Editor’s Note: This post is sponsored by Samsung.
Providers and insurers have a financial stake in keeping patients out of the hospital. To do so, they need accurate, up-to-date patient information and the ability to quickly share that data with different members of their team. Not only does this take the right software, but also the right device.
Half of all American adults — about 117 million people — suffer from one or more chronic health conditions such as hypertension or diabetes, many of which are preventable or highly treatable. These individuals account for the vast majority of all healthcare spending — funds that could be saved with better preventative care and disease management.
With the use of telemonitoring in the home healthcare sector, organizations can now capture previously inaccessible in-home patient data with the help of tablet-equipped home health aides; which has produced an annual savings of $3,000 per member. To keep at-risk patients healthy while minimizing costs, healthcare providers need to take a team-based approach on how to effectively use this new technology and achieve both goals.
Look at a typical routine example of an aide’s day: The home health aides will visit patients who have chronic diseases to capture biometric data and record their observations. They must then communicate this data with care managers, who coordinate any necessary medical intervention. Because each care manager remotely oversees more than 100 patients, they need accurate and immediate information from the health aides who interact with these individuals on a regular basis.
Without a complete picture of each patient’s symptoms and condition, it’s hard for care managers to make good decisions and respond to potential health threats before there’s a real problem. With the daunting task of making sure all necessary information is communicated back in a timely manner, implementing the proper program on an easy-to-use mobile device is key for all members in the process to do their job efficiently and effectively while also improving patient engagement scores and helping the organization save money.
Organizations need to invest in the proper software and cloud-based applications that will facilitate communication between a patient’s entire care team on the proper device that has a highly secure architecture and is also easy-to-use for consumers and employees.
Both of these items together will make it easier for aides to record patient behaviors, mental and physical state, vital signs and medication adherence in real-time. In a case study involving eCaring, a real-time patient monitoring platform, and mobile provider Samsung, they were able to utilize Samsung tablets for their business and point-of-care.
The case study involved more than 350 participants over a year’s time and with that many people, Samsung was able to provide mobile devices on a large-scale deployment. When deciding to choose a phone or larger device, a 9.6’ Samsung Galaxy Tab E tablets with front and back facing cameras were chosen. The larger tablet screens made it easier to navigate the icon-based software and view images better. Cameras are essential for clinical photography and documentation.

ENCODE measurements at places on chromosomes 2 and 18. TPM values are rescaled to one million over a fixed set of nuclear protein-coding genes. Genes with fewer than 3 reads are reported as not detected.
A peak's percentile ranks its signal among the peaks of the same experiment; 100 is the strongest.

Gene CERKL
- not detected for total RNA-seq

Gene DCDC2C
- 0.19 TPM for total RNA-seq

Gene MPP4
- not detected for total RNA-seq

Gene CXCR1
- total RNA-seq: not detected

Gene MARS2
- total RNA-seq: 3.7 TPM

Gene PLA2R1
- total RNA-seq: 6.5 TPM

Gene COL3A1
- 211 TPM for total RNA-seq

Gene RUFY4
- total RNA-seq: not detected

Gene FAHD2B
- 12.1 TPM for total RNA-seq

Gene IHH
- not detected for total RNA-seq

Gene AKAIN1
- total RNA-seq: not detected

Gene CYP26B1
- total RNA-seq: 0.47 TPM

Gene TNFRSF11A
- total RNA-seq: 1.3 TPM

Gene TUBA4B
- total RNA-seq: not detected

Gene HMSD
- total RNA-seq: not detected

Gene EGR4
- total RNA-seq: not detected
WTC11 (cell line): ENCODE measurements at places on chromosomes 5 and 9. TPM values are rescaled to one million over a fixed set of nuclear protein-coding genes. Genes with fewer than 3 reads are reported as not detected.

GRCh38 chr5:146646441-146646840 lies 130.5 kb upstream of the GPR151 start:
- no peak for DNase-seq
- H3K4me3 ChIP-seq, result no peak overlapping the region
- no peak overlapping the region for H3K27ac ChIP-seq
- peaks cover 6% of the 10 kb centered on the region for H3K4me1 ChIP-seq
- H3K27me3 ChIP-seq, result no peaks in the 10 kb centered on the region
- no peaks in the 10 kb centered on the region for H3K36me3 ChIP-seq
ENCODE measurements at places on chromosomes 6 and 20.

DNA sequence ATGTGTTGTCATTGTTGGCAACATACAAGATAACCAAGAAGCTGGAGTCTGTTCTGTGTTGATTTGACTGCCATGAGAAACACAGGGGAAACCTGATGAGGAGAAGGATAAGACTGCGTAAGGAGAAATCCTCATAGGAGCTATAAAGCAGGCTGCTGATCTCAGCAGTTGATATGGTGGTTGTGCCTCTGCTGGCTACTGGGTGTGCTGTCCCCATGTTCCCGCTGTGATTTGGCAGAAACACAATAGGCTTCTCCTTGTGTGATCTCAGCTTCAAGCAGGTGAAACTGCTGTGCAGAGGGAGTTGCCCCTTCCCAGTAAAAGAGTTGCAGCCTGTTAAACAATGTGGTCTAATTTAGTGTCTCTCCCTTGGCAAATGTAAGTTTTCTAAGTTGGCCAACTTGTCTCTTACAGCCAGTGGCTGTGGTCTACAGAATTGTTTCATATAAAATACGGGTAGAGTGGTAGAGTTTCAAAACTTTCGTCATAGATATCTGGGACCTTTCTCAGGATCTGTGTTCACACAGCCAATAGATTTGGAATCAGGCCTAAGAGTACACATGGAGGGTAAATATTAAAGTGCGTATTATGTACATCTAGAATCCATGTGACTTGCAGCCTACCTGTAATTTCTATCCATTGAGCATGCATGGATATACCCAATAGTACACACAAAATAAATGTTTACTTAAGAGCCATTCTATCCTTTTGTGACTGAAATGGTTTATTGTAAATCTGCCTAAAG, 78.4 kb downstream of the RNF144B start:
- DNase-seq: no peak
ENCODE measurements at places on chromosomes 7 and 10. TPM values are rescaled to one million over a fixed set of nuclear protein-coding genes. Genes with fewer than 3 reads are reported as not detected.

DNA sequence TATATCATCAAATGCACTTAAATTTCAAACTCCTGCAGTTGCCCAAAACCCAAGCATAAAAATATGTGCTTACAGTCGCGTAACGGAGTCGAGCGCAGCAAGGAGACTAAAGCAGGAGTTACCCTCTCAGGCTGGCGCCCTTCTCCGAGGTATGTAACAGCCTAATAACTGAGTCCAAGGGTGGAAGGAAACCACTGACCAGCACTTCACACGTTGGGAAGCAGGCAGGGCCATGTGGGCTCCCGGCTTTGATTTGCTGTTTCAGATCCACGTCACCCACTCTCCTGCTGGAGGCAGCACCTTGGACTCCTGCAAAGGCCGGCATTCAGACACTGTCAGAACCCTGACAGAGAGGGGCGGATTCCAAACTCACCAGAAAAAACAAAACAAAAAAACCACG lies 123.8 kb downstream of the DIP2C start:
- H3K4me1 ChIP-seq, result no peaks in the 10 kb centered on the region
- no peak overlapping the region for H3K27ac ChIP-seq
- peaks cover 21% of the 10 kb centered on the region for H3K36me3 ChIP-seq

The tablets also had a long battery life of at least eight hours, which could allow the aide to do multiple visits with no need to stop and recharge throughout the day. Using the Samsung tablets in conjunction with eCaring’s software have opened the line of communication between caretakers and management by allowing for immediate response and suggestions while also educating the patients more quickly on their health.
1. Real-time data: In the past, care managers had to wait for health aides to finish their rounds and upload patient data after appointments. Now aides can use designated tablets to enter data from each patient’s bedside. Care managers have real-time access to this information, enabling them to intervene more quickly when members need additional support.
2. Actionable alerts: The software is customized for each disease and individual, and sends alerts to care managers when data is outside healthy parameters for a specific patient or when there are negative trends. So far, the system is generating an average of two alerts per member per month. Because the device offers actionable alerts, care managers are able to respond quickly to patients at the point of care.
3. Empowered employees: Health aides are the company’s first line of defense, and the telemonitoring technology helps them do their jobs more efficiently and effectively. As one care manager put it, “eCaring opens the lines of communication and empowers the aide to be a part of the member’s total care. It also enables aides to communicate with the healthcare team and have some feeling of responsibility for members and their health.”
4. Client satisfaction: Organizations’ patient engagement and overall customer satisfaction moves in a more positive trend since they can now offer better care and disease management education.
5. Decreased hospitalizations: Once the implementation of the solution on the device is complete and being used, overtime, insurers start to report an average of seven prevented hospitalizations per month across a population of 200 to 250 patients.
Pamela Hall, COO for eCaring stated: “…tablets set the industry standard in providing top-level customization and control of hardware and software via APIs…tablets also [need to be] certified to communicate on a broad range of cellular networks…we are able to bring the benefits of digital, Internet-based services to individuals without broadband access.”
Proper programs on usable devices have increased efficiency and the ability to meet new and growing program demands and patient transactions. The potential is endless on having access to tools, such as mobile devices and healthcare software that can help Americans live more connected yet independent and healthy lives.